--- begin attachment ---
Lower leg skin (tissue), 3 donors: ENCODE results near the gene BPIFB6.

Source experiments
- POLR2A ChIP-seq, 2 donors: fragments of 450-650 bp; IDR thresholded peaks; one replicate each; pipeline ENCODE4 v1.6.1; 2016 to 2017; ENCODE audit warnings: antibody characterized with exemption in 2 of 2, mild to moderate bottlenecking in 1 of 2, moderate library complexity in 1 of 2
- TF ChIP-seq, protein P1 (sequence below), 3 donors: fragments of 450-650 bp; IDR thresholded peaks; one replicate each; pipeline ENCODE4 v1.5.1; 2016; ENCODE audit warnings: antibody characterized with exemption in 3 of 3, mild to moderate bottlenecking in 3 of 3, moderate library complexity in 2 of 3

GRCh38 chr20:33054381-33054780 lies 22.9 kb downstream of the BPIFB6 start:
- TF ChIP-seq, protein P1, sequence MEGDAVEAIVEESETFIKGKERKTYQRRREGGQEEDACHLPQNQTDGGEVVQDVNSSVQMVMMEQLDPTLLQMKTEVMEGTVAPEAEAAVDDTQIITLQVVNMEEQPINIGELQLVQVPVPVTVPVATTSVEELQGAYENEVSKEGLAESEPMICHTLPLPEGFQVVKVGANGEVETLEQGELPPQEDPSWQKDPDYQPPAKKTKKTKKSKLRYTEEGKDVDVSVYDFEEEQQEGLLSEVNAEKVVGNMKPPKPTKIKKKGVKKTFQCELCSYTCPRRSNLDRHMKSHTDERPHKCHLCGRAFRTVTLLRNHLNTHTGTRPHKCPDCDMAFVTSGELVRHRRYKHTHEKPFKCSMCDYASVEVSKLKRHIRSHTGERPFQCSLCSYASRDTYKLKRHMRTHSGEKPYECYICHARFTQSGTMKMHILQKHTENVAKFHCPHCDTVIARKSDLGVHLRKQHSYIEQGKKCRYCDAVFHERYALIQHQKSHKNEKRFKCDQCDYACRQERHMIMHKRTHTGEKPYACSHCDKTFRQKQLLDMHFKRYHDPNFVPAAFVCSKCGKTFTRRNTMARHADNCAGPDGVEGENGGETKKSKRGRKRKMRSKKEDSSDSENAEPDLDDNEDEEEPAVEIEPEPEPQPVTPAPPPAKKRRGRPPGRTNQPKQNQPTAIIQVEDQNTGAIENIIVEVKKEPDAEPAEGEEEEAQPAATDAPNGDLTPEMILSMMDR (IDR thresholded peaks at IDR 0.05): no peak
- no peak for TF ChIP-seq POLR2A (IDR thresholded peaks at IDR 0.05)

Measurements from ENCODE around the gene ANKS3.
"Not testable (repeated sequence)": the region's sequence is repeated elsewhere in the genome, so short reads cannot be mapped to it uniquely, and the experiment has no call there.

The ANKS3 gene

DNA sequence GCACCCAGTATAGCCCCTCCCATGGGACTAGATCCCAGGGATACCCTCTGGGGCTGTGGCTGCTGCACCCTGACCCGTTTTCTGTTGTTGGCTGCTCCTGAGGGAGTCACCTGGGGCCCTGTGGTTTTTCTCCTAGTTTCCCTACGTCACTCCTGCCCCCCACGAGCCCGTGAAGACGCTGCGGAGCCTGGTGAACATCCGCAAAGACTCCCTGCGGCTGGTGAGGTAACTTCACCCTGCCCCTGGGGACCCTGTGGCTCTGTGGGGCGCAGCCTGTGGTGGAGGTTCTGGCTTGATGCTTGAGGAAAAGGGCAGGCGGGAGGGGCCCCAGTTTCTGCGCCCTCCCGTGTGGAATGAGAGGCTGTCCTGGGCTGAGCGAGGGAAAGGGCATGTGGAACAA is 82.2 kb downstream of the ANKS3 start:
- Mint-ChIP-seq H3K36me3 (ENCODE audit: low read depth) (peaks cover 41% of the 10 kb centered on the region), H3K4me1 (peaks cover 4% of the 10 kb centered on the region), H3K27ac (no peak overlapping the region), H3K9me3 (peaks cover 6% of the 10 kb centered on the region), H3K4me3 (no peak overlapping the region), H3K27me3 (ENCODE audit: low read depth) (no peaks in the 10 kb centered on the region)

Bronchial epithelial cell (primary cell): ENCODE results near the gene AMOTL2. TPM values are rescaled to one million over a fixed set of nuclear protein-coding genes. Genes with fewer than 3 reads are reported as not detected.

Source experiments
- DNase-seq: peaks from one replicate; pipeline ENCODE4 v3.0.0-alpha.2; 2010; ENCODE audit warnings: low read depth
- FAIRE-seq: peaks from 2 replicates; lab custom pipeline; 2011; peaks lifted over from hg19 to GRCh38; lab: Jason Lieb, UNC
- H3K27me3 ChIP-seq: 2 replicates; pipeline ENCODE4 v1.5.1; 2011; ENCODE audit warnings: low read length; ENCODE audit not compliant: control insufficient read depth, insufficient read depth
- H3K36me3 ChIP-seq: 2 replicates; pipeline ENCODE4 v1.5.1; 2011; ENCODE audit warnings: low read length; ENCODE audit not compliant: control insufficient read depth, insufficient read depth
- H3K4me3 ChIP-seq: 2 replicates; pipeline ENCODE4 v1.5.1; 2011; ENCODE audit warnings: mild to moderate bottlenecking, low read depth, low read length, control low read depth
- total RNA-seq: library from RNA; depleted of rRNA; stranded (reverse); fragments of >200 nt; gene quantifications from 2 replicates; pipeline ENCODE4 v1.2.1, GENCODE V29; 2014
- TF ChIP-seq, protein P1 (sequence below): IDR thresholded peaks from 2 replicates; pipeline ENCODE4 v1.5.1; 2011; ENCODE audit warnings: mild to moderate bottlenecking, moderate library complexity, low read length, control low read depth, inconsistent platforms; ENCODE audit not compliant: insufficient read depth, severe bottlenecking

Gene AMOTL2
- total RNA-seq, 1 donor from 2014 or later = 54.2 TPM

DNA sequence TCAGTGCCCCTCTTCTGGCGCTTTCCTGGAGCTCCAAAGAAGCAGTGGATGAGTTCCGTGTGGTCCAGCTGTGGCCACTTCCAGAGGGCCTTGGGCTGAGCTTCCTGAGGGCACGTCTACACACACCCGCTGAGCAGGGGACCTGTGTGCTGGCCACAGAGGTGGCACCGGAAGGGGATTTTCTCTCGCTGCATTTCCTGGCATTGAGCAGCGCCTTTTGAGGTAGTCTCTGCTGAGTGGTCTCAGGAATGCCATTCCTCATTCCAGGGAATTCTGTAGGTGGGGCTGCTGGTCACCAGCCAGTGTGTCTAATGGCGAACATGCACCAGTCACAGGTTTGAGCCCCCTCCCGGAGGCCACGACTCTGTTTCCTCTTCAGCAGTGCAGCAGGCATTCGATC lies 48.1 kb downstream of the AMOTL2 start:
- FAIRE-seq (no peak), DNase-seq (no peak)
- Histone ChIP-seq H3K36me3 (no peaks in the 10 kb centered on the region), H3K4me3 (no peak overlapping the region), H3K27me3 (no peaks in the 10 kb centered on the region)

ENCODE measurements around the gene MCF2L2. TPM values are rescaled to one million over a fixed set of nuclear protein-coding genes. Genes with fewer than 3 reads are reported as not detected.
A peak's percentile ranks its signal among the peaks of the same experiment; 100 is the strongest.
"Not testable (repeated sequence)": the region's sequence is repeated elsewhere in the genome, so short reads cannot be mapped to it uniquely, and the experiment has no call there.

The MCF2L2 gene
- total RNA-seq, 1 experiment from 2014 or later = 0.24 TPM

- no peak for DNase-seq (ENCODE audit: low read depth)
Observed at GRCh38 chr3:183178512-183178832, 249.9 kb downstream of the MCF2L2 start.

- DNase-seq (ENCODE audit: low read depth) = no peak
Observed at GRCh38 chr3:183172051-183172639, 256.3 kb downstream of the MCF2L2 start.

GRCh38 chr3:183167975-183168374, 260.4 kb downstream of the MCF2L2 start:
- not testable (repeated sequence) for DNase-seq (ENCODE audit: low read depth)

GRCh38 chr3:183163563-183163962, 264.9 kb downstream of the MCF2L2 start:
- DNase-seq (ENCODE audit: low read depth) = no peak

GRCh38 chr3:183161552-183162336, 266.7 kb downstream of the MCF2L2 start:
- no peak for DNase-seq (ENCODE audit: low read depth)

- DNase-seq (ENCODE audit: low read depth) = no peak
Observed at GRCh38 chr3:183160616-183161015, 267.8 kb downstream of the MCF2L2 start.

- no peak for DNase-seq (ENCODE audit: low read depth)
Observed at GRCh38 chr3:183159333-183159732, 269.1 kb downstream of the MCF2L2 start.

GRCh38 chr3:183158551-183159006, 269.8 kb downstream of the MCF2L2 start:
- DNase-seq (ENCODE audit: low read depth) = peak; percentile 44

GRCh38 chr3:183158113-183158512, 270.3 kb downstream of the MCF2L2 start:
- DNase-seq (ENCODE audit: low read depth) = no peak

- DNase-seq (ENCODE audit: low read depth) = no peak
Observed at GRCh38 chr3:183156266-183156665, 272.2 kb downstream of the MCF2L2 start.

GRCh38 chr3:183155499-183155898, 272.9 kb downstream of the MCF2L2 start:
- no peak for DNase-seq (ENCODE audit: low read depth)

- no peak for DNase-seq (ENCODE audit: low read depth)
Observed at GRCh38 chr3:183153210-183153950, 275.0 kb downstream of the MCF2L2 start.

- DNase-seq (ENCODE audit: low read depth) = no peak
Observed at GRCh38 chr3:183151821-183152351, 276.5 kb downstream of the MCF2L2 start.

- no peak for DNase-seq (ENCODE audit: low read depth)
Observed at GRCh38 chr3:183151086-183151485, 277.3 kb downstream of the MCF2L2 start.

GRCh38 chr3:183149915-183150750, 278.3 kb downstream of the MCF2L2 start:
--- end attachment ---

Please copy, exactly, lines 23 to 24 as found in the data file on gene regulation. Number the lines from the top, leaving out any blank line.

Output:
- total RNA-seq, 1 donor from 2014 or later = 54.2 TPM

DNA sequence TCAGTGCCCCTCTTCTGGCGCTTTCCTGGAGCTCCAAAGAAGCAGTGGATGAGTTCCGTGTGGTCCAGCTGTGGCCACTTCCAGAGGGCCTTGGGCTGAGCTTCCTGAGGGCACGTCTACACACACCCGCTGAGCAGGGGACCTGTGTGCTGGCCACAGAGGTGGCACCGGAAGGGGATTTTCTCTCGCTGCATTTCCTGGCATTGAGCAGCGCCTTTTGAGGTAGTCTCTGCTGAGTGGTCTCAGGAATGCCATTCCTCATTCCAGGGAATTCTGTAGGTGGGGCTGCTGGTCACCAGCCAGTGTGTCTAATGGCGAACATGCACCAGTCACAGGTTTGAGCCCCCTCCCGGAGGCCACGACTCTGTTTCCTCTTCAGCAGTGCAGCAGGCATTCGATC lies 48.1 kb downstream of the AMOTL2 start: